During the 2012 election season, Republicans seeking elected office, including Mitt Romney, didn’t want anyone being reminded of the 43rd president’s notable disasters. That’s perfectly understandable from the GOP’s perspective, especially with the wounds from the Bush economic disaster still fresh.
However, there’s a drawback to hiding the ex-president’s light under a bushel, as well. Bush made a valiant effort at immigration reform in the latter part of his second term.
As a former governor of a state along the U.S. southern border, the president appreciated the complexities of illegal immigration — of how these immigrants endure many hardships to find back-breaking work in the United States, how key sectors of the economy are dependent on the labor of undocumented workers and how a massive program of deportation would bankrupt the nation. Bush’s efforts were largely sunk by his fellow Republicans, who preferred simplifying the complex through bigotry and fear-mongering. What Bush called a “path to citizenship” was re-branded “amnesty” by conservatives.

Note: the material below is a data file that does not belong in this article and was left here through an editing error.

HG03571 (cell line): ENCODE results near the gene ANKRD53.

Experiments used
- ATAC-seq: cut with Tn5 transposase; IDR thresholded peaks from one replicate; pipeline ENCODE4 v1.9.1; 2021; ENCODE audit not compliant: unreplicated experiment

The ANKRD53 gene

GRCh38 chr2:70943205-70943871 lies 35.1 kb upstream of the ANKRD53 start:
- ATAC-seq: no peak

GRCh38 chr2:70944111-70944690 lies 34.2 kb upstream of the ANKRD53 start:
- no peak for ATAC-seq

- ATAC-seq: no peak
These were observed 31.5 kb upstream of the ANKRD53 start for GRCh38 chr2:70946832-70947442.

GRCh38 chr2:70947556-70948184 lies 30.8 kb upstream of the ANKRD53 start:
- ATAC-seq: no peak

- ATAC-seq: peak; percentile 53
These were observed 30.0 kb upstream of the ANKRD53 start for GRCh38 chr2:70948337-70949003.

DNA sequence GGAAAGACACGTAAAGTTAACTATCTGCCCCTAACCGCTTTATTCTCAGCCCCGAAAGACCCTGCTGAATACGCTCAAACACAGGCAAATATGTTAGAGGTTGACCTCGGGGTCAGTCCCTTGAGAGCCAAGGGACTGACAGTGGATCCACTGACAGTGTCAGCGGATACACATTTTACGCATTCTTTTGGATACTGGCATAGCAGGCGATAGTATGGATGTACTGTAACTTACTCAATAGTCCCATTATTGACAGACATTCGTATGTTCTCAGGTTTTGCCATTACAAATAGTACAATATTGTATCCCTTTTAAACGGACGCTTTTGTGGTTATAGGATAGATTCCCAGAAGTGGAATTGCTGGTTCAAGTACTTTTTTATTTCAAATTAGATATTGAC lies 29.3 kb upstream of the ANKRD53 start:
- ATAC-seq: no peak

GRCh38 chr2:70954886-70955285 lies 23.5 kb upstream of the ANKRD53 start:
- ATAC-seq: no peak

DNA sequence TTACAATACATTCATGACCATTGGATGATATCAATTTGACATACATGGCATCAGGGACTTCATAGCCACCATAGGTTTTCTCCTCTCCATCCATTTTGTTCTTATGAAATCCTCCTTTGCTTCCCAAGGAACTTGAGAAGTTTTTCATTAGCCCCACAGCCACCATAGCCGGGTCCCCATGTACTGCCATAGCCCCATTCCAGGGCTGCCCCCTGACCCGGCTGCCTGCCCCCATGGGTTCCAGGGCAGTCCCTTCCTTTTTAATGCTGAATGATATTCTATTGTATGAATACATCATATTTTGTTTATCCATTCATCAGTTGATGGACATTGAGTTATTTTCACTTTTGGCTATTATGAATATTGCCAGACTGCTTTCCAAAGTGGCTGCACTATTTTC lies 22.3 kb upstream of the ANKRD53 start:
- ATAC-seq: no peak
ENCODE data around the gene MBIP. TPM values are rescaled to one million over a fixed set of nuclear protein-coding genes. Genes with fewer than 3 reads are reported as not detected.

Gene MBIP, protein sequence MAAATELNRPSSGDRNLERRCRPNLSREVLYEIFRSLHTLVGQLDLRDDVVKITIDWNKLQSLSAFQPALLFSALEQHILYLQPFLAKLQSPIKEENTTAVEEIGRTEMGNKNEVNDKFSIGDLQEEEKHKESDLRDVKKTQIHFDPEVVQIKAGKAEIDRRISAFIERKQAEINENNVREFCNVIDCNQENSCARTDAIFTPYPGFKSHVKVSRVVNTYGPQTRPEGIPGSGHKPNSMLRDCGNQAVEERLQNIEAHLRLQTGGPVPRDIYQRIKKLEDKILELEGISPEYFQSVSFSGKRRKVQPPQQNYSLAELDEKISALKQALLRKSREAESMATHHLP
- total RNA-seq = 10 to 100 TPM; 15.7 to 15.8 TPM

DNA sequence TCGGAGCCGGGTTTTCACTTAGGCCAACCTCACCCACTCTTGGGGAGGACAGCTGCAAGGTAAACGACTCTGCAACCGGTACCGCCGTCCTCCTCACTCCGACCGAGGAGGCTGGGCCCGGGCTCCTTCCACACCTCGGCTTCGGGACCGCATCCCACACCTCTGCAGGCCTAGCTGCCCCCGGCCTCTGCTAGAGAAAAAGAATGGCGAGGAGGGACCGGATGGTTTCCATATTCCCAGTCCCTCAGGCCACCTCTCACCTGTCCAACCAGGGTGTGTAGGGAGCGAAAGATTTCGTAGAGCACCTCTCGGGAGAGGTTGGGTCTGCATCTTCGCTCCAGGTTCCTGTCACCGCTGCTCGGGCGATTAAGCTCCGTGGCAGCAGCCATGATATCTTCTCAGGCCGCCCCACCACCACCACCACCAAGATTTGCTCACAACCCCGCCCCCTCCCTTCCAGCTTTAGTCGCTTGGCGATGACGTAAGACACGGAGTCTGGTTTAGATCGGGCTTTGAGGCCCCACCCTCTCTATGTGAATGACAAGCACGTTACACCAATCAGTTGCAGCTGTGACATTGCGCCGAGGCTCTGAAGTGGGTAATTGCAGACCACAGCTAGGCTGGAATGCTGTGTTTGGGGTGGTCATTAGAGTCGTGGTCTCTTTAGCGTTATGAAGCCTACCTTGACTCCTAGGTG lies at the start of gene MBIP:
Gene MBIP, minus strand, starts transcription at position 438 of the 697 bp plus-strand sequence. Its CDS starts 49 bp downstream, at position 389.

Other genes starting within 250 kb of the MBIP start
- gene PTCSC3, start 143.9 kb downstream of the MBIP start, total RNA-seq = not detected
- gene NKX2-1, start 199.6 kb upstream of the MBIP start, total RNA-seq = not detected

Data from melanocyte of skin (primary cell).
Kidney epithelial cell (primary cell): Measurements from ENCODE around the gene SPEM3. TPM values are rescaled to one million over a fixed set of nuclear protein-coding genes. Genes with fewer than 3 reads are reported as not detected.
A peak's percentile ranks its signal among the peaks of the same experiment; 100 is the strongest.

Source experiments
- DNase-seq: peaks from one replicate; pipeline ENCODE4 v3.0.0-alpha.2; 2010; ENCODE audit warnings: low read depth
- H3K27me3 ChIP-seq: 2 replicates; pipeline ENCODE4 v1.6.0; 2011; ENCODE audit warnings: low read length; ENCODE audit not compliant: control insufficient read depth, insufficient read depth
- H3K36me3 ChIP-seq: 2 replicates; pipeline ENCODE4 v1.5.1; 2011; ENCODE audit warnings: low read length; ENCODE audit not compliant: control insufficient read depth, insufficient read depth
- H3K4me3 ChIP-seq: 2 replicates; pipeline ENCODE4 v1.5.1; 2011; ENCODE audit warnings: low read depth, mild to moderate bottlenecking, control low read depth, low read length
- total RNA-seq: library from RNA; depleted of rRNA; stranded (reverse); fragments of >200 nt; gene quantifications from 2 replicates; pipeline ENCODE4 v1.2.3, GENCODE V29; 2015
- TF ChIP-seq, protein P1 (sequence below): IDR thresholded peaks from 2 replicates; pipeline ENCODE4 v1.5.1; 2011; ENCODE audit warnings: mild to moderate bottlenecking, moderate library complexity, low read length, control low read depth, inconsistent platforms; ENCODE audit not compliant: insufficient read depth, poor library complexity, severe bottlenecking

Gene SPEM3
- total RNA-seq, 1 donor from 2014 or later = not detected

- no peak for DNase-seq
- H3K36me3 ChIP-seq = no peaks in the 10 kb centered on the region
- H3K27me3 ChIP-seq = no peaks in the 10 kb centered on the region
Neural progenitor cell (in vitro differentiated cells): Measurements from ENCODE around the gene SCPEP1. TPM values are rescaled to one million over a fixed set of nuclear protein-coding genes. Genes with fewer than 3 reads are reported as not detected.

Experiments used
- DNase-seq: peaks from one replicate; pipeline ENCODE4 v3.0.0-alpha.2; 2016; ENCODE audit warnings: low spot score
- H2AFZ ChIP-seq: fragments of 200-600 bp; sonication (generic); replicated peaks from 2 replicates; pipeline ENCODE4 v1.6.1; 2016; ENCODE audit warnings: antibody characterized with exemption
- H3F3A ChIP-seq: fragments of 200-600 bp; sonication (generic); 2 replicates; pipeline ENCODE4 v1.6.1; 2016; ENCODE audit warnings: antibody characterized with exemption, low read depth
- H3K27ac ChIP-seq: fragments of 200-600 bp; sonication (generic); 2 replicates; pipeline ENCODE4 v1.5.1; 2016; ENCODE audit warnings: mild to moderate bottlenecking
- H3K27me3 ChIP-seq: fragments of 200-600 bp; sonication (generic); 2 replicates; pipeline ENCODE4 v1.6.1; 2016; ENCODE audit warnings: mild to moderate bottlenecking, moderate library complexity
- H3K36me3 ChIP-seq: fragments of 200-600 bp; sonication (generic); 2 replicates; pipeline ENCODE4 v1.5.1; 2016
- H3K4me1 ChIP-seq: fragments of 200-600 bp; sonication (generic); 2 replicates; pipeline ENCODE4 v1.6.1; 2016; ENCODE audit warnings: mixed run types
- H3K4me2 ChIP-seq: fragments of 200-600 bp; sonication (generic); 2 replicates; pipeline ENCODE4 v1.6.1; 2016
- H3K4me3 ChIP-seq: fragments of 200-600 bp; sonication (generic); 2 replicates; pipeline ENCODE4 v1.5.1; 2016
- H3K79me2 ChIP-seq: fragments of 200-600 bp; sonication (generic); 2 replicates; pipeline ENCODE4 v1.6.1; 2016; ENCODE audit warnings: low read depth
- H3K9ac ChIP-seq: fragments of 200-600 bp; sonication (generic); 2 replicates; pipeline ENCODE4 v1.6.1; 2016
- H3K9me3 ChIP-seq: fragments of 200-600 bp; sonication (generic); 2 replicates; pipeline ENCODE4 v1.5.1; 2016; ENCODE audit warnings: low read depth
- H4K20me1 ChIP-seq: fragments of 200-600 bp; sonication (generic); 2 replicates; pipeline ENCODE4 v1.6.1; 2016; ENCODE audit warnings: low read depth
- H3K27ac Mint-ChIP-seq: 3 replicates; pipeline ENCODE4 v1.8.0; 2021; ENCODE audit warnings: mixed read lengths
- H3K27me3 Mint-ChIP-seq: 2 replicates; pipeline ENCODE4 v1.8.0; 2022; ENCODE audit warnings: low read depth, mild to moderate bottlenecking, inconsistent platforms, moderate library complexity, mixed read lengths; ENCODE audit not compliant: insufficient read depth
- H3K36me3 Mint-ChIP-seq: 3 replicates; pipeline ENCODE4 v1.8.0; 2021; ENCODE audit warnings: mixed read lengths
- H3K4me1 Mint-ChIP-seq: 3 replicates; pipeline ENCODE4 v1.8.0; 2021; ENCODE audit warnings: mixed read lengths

Bush was back at it Tuesday while speaking at the Federal Reserve Bank of Dallas. His advice was less a specific agenda and more a call for an improved tone.
“America can become a lawful society and a welcoming society at the same time,” Bush said. “As our nation debates the proper course of action on immigration reform, I hope we do so with a benevolent spirit and keep in mind the contributions of immigrants.”
A benevolent spirit would be an excellent starting point. Our hope is that the supporters of Alabama’s mean-spirited and ineffective anti-immigration law are listening to the former president.